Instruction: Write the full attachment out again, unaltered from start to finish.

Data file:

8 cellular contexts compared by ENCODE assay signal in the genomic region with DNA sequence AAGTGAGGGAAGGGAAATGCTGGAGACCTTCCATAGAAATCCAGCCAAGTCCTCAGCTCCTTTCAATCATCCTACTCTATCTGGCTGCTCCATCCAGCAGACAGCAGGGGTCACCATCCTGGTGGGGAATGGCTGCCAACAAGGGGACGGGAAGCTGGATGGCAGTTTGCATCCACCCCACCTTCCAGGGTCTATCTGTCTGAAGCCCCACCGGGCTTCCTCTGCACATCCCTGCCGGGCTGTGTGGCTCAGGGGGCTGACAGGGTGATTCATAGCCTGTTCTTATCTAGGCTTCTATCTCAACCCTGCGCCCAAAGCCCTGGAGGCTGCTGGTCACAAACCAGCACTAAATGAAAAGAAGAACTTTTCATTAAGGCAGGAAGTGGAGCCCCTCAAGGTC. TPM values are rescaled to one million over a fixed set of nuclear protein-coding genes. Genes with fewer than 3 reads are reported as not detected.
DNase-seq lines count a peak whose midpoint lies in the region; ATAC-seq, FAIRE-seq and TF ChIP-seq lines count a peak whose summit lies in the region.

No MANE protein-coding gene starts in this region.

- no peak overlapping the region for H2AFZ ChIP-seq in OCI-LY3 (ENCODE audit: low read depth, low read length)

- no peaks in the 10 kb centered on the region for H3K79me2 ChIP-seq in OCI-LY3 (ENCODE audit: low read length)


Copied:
8 cellular contexts compared by ENCODE assay signal in the genomic region with DNA sequence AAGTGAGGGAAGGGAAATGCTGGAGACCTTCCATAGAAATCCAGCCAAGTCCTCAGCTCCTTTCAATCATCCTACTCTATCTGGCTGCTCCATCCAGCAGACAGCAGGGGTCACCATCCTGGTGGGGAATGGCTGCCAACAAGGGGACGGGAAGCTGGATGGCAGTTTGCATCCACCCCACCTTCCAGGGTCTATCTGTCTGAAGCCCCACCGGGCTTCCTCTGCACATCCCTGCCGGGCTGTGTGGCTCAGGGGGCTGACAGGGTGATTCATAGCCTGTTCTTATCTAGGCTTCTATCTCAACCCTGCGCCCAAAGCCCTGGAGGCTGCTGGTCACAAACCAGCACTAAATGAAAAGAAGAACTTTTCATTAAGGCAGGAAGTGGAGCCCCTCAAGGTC. TPM values are rescaled to one million over a fixed set of nuclear protein-coding genes. Genes with fewer than 3 reads are reported as not detected.
DNase-seq lines count a peak whose midpoint lies in the region; ATAC-seq, FAIRE-seq and TF ChIP-seq lines count a peak whose summit lies in the region.

No MANE protein-coding gene starts in this region.

- no peak overlapping the region for H2AFZ ChIP-seq in OCI-LY3 (ENCODE audit: low read depth, low read length)

- no peaks in the 10 kb centered on the region for H3K79me2 ChIP-seq in OCI-LY3 (ENCODE audit: low read length)